EDMOND — Oklahoma is making steady progress toward college completion goals but will need more funding to stay on track, the state's higher education chief said Wednesday.
Oklahoma Higher Education Chancellor Glen Johnson told a group of state legislators, congressional aides and others that the college completion initiative has support at every public college and university campus in the state.
“It requires the support of every regent body and every president, and it has that,” he said. “We're committed to this initiative.”
Johnson laid out the Oklahoma Regents for Higher Education's legislative agenda for the upcoming session during a forum Wednesday at the University of Central Oklahoma. At the center of that agenda is a request that includes a budget increase of $90.4 million, or about 9.47 percent.
Most of the funding increase would be related to the college completion goals, according to the appropriations request. The largest share — $55 million — would offset costs brought on by enrollment increases.
The state's college completion goals will make up the largest part of the agency's legislative agenda next year, Johnson said. Oklahoma Gov. Mary Fallin has called for a 67 percent increase in college degrees and certificates earned in Oklahoma by 2023.
Higher education officials announced in September the state had surpassed its goal during the 2011-2012 academic year. The state's public colleges and universities produced an additional 1,934 degrees and certificates last year compared to the year before, topping the goal of 1,700 degrees and certificates for all public and private colleges and universities as well as CareerTech centers.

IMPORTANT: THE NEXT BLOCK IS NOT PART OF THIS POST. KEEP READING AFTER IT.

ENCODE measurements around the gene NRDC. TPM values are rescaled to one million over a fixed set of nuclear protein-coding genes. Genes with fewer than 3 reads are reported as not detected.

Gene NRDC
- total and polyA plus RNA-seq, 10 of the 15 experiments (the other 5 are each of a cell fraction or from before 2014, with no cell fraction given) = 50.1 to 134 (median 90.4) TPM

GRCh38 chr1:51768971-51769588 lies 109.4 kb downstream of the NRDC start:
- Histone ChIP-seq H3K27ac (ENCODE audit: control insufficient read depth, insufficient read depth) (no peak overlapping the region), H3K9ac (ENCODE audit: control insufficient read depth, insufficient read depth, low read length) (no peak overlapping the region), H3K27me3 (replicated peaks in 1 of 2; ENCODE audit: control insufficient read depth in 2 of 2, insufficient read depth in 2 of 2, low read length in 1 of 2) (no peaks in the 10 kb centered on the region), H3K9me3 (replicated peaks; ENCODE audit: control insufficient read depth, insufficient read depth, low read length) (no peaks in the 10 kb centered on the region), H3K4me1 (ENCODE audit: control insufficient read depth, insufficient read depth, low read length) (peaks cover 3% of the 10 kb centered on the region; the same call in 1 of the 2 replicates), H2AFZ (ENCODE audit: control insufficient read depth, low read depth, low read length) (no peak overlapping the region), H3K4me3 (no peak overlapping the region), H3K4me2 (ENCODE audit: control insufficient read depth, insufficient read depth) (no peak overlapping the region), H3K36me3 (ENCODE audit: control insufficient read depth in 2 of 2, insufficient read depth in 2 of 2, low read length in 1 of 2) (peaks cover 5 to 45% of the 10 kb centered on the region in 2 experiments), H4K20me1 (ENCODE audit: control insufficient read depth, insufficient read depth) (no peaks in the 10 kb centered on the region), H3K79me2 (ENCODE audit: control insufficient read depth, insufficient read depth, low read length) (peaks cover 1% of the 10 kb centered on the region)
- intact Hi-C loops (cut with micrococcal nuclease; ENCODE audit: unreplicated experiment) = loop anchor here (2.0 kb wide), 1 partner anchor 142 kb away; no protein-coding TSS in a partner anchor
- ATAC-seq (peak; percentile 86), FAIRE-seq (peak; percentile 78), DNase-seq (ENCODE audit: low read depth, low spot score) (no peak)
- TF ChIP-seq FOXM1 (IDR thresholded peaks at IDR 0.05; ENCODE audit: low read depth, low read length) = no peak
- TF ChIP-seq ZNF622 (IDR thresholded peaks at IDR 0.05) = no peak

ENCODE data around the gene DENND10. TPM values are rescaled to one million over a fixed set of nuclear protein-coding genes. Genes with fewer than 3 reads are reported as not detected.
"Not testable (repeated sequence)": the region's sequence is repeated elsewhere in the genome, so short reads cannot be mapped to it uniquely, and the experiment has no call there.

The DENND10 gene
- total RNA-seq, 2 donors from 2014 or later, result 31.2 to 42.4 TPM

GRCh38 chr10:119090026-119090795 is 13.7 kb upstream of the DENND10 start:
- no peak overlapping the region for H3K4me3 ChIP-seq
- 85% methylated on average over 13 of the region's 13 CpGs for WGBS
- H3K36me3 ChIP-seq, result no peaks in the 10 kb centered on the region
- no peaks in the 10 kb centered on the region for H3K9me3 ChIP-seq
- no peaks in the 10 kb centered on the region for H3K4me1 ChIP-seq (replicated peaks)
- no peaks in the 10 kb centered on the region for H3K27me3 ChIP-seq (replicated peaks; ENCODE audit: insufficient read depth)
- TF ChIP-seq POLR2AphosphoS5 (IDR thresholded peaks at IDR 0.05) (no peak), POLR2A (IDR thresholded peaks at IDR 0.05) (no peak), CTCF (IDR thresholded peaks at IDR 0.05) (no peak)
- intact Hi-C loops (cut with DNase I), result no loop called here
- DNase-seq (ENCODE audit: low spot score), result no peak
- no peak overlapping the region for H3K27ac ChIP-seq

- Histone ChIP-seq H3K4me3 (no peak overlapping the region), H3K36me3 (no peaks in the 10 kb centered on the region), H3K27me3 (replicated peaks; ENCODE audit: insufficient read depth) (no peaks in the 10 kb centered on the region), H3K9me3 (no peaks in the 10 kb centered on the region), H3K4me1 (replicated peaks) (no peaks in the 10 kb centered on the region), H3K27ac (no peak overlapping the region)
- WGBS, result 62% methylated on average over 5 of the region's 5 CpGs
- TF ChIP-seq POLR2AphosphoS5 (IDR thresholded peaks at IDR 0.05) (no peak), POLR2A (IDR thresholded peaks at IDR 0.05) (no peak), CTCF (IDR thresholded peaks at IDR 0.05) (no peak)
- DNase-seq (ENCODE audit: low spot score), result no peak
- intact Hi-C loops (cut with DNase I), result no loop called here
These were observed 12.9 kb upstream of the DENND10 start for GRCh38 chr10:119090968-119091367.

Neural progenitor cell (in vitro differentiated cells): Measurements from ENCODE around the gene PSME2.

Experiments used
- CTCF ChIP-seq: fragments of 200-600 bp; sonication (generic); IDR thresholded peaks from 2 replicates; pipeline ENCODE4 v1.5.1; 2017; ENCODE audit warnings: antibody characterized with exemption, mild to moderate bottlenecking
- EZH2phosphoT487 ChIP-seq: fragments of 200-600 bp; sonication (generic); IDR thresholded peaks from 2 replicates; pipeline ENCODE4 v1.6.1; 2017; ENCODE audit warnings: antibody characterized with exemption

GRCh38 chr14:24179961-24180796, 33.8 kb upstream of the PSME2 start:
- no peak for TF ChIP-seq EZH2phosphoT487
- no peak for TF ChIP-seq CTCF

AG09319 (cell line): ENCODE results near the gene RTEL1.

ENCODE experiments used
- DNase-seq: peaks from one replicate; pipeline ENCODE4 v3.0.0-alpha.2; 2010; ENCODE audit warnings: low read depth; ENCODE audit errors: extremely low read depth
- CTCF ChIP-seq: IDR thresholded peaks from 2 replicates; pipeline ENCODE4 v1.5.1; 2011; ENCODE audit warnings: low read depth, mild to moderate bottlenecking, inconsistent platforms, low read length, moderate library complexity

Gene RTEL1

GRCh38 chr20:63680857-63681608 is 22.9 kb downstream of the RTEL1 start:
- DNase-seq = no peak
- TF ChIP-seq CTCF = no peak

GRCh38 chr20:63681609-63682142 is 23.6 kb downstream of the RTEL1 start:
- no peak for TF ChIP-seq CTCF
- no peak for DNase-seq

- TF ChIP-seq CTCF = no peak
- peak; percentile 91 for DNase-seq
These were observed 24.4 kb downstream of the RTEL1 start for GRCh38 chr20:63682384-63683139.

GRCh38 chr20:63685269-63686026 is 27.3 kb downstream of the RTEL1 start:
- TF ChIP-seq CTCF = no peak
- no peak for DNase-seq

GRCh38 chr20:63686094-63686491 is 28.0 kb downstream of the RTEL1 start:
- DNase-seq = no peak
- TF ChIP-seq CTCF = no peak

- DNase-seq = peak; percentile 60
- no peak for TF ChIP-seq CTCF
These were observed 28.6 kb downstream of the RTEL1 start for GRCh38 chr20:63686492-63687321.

But Johnson said the state likely wouldn't be able to continue on that pace with flat or declining budgets. The budget has been reduced by 8.4 percent over the past five years. Johnson said this year's budget request of $1.046 billion would still place the system behind the $1.05 billion funding level of 2008.
“We have commitment,” Johnson said. “It certainly will require more funding.”
UCO President Don Betz said the university supports the system's college completion goals. As a metropolitan university, UCO is in a strong position to contribute to that effort, he said.
“We share the regents' commitment to broadening the path to a college degree for our citizens through innovation and collaboration,” Betz said.